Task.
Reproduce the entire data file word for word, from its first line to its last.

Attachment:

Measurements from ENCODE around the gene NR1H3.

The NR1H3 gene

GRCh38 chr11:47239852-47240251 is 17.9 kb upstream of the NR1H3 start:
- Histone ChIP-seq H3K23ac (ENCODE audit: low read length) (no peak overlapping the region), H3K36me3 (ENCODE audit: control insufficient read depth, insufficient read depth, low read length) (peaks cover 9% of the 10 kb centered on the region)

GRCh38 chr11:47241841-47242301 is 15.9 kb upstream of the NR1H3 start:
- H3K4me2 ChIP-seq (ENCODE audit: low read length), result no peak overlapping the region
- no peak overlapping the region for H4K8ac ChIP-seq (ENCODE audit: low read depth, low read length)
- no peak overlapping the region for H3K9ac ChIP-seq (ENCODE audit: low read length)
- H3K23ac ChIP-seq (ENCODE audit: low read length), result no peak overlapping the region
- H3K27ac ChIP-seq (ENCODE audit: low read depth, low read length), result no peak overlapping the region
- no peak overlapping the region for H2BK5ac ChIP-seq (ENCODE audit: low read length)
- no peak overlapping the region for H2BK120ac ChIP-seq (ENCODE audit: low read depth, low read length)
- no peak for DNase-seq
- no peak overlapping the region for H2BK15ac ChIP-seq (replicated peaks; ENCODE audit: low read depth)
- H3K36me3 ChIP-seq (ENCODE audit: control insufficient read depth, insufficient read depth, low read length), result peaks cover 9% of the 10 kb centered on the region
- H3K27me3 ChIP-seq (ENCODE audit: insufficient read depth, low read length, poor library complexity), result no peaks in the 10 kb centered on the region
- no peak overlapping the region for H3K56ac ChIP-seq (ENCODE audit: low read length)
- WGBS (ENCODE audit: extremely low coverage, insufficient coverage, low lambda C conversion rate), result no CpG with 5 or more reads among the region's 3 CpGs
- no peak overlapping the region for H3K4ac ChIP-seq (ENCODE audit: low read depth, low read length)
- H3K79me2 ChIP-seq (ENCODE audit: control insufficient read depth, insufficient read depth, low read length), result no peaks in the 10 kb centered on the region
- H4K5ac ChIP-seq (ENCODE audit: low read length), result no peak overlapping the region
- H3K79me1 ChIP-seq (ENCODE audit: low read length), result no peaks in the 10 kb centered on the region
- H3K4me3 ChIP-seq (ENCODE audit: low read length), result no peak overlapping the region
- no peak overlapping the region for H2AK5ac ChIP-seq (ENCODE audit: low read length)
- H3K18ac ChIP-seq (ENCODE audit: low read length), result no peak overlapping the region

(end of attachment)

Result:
Measurements from ENCODE around the gene NR1H3.

The NR1H3 gene

GRCh38 chr11:47239852-47240251 is 17.9 kb upstream of the NR1H3 start:
- Histone ChIP-seq H3K23ac (ENCODE audit: low read length) (no peak overlapping the region), H3K36me3 (ENCODE audit: control insufficient read depth, insufficient read depth, low read length) (peaks cover 9% of the 10 kb centered on the region)

GRCh38 chr11:47241841-47242301 is 15.9 kb upstream of the NR1H3 start:
- H3K4me2 ChIP-seq (ENCODE audit: low read length), result no peak overlapping the region
- no peak overlapping the region for H4K8ac ChIP-seq (ENCODE audit: low read depth, low read length)
- no peak overlapping the region for H3K9ac ChIP-seq (ENCODE audit: low read length)
- H3K23ac ChIP-seq (ENCODE audit: low read length), result no peak overlapping the region
- H3K27ac ChIP-seq (ENCODE audit: low read depth, low read length), result no peak overlapping the region
- no peak overlapping the region for H2BK5ac ChIP-seq (ENCODE audit: low read length)
- no peak overlapping the region for H2BK120ac ChIP-seq (ENCODE audit: low read depth, low read length)
- no peak for DNase-seq
- no peak overlapping the region for H2BK15ac ChIP-seq (replicated peaks; ENCODE audit: low read depth)
- H3K36me3 ChIP-seq (ENCODE audit: control insufficient read depth, insufficient read depth, low read length), result peaks cover 9% of the 10 kb centered on the region
- H3K27me3 ChIP-seq (ENCODE audit: insufficient read depth, low read length, poor library complexity), result no peaks in the 10 kb centered on the region
- no peak overlapping the region for H3K56ac ChIP-seq (ENCODE audit: low read length)
- WGBS (ENCODE audit: extremely low coverage, insufficient coverage, low lambda C conversion rate), result no CpG with 5 or more reads among the region's 3 CpGs
- no peak overlapping the region for H3K4ac ChIP-seq (ENCODE audit: low read depth, low read length)
- H3K79me2 ChIP-seq (ENCODE audit: control insufficient read depth, insufficient read depth, low read length), result no peaks in the 10 kb centered on the region
- H4K5ac ChIP-seq (ENCODE audit: low read length), result no peak overlapping the region
- H3K79me1 ChIP-seq (ENCODE audit: low read length), result no peaks in the 10 kb centered on the region
- H3K4me3 ChIP-seq (ENCODE audit: low read length), result no peak overlapping the region
- no peak overlapping the region for H2AK5ac ChIP-seq (ENCODE audit: low read length)
- H3K18ac ChIP-seq (ENCODE audit: low read length), result no peak overlapping the region